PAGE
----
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An empirical analysis of borrowing behaviour of higher education students in the Netherlands

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  • Oosterbeek, Hessel
  • van den Broek, Anja

Abstract

Many higher education students combine their study with a job on the side instead of taking up a loan. This paper examines the factors underlying this apparently myopic behaviour. We find that standard economic factors explain observed borrowing decisions to some extent. Students with easier access to financial resources borrow less often. Students with good earnings prospects and/or a high discount rate borrow more often, as do students who are prepared to take risks. An important non-standard factor affecting borrowing choices is debt aversion. We also find that a reduction in working hours will only have a limited positive impact on the time spend on studying.

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Bibliographic Info

Article provided by Elsevier in its journal Economics of Education Review.

Volume (Year): 28 (2009)
Issue (Month): 2 (April)
Pages: 170-177

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Handle: RePEc:eee:ecoedu:v:28:y:2009:i:2:p:170-177

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Web page: http://www.elsevier.com/locate/econedurev

Related research

Keywords: Student financial aid Income contingent loans Graduate tax Debt aversion;

References

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  1. Dohmen, Thomas J & Falk, Armin & Huffman, David & Schupp, Jürgen & Sunde, Uwe & Wagner, Gert Georg, 2006. "Individual Risk Attitudes: New Evidence from a Large, Representative, Experimentally-Validated Survey," CEPR Discussion Papers 5517, C.E.P.R. Discussion Papers.
  2. Davies, Emma & Lea, Stephen E. G., 1995. "Student attitudes to student debt," Journal of Economic Psychology, Elsevier, vol. 16(4), pages 663-679, December.
  3. Brunello, Giorgio & Lucifora, Claudio & Winter-Ebmer, Rudolf, 2001. "The Wage Expectations of European College Students," IZA Discussion Papers 299, Institute for the Study of Labor (IZA).
  4. Shea, John, 2000. "Does parents' money matter?," Journal of Public Economics, Elsevier, vol. 77(2), pages 155-184, August.
  5. Dinand Webbink, 2007. "Returns to University Education: Evidence from a Dutch Institutional Reform," Economica, London School of Economics and Political Science, vol. 74(293), pages 113-134, 02.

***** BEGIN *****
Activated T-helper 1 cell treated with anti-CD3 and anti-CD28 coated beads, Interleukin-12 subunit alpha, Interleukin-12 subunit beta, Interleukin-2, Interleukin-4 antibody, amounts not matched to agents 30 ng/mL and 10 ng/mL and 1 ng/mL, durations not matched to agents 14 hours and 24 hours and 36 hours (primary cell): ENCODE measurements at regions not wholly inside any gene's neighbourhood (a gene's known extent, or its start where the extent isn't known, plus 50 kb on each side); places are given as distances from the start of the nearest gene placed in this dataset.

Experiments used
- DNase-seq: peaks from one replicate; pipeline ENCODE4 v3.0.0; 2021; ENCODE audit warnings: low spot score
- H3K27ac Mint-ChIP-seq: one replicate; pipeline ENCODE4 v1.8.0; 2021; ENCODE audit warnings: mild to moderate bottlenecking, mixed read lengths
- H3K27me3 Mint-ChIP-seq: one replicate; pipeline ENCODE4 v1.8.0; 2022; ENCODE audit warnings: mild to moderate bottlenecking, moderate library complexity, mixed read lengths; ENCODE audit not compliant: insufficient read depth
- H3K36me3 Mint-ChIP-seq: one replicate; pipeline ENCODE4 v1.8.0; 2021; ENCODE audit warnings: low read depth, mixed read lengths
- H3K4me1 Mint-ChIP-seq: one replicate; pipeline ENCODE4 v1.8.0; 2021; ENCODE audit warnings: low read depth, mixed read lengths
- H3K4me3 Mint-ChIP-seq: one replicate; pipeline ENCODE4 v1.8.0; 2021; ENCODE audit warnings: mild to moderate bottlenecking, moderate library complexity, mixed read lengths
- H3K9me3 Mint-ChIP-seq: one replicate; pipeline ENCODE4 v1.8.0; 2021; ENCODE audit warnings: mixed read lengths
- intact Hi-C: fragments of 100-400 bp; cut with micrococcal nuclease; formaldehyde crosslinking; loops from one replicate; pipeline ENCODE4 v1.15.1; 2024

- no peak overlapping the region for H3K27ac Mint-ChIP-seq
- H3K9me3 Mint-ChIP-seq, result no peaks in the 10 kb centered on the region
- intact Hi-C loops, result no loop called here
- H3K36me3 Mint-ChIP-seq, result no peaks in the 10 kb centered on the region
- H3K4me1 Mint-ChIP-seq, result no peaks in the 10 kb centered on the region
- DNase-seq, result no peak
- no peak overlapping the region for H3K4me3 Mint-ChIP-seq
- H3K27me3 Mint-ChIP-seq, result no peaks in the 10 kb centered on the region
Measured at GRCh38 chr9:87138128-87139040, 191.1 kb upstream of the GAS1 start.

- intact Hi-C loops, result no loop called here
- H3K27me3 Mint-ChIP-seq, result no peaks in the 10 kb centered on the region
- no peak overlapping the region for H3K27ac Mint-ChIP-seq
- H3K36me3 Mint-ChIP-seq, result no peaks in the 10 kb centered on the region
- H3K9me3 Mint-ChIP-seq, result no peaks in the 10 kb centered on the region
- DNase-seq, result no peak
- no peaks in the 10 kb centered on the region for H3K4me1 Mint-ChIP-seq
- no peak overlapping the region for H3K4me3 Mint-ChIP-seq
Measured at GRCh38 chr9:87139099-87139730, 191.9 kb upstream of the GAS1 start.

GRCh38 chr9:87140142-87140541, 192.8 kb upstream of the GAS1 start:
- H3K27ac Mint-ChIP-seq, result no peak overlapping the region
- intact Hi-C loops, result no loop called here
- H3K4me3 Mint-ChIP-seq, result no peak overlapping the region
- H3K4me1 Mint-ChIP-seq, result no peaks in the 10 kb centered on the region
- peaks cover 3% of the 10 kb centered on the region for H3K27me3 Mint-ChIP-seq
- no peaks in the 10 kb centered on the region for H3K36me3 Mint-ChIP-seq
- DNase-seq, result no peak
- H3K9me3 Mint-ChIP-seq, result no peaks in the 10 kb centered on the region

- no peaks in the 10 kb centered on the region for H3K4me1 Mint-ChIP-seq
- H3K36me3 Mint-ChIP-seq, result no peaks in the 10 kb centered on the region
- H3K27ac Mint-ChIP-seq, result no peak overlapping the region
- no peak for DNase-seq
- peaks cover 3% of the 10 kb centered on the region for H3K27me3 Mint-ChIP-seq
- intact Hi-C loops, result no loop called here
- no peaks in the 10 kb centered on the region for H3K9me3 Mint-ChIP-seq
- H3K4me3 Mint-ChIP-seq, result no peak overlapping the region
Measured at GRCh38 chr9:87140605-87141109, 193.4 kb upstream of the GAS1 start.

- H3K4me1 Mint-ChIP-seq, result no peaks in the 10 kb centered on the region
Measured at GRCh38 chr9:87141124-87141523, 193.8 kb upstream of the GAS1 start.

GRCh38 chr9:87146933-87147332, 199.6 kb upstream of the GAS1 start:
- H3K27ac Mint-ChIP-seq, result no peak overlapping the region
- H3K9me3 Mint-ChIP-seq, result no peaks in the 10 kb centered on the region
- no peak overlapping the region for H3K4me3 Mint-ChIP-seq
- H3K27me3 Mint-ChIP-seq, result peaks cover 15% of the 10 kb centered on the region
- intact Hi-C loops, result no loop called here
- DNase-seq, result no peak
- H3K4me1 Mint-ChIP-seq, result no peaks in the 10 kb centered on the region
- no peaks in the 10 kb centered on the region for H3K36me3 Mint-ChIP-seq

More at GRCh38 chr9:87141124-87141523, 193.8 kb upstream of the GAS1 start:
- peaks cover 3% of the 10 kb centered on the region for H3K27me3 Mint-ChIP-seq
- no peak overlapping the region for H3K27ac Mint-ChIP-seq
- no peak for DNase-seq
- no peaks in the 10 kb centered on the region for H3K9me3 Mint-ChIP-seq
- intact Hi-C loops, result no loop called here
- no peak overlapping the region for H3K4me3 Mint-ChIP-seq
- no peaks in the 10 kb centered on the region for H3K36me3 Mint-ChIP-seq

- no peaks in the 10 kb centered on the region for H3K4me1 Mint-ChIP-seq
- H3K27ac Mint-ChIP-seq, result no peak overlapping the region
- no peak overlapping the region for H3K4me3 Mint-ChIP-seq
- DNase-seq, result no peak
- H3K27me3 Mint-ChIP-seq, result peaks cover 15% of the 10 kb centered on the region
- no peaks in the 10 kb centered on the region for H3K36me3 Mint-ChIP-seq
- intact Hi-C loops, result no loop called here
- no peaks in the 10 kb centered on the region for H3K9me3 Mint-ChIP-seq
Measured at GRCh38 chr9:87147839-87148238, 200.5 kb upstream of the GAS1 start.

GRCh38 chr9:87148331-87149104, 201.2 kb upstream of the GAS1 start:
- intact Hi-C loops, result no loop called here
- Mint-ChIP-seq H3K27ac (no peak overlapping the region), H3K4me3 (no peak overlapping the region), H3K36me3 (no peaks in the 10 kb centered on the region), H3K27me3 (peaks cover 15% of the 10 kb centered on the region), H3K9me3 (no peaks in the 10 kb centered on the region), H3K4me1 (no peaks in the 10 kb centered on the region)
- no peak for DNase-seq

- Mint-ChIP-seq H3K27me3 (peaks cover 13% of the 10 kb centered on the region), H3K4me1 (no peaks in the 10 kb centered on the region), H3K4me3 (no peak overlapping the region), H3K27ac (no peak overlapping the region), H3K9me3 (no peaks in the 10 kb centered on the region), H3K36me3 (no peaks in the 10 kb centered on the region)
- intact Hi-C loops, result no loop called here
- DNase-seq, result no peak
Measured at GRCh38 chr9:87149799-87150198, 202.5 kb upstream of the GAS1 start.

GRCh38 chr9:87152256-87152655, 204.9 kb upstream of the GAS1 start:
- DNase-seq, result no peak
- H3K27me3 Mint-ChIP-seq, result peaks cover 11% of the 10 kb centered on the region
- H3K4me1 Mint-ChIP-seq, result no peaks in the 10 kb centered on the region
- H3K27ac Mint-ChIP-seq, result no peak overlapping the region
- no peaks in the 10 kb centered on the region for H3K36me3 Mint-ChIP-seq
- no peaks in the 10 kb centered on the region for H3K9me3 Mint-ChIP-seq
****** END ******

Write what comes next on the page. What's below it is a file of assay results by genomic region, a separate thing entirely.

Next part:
6. Jacobs, Bas & van der Ploeg, Frederick, 2005. "Guide to Reform of Higher Education: A European Perspective," CEPR Discussion Papers 5327, C.E.P.R. Discussion Papers.
  7. Stephen V. Cameron & Christopher Taber, 2004. "Estimation of Educational Borrowing Constraints Using Returns to Schooling," Journal of Political Economy, University of Chicago Press, vol. 112(1), pages 132-182, February.
  8. Erica Field, 2006. "Educational Debt Burden and Career Choice: Evidence from a Financial Aid Experiment at NYU Law School," NBER Working Papers 12282, National Bureau of Economic Research, Inc.
  9. Sendhil Mullainathan & Marianne Bertrand, 2001. "Do People Mean What They Say? Implications for Subjective Survey Data," American Economic Review, American Economic Association, vol. 91(2), pages 67-72, May.
  10. Shane Frederick & George Loewenstein & Ted O'Donoghue, 2002. "Time Discounting and Time Preference: A Critical Review," Journal of Economic Literature, American Economic Association, vol. 40(2), pages 351-401, June.
  11. Barr, Nicholas, 1993. "Alternative Funding Resources for Higher Education," Economic Journal, Royal Economic Society, vol. 103(418), pages 718-28, May.
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Cited by:
  1. Adam Booij & Edwin Leuven & Hessel Oosterbeek, 2008. "The Role of Information in the Take-up of Student Loans," Tinbergen Institute Discussion Papers 08-039/3, Tinbergen Institute.
  2. Mewse, Avril J. & Lea, Stephen E.G. & Wrapson, Wendy, 2010. "First steps out of debt: Attitudes and social identity as predictors of contact by debtors with creditors," Journal of Economic Psychology, Elsevier, vol. 31(6), pages 1021-1034, December.

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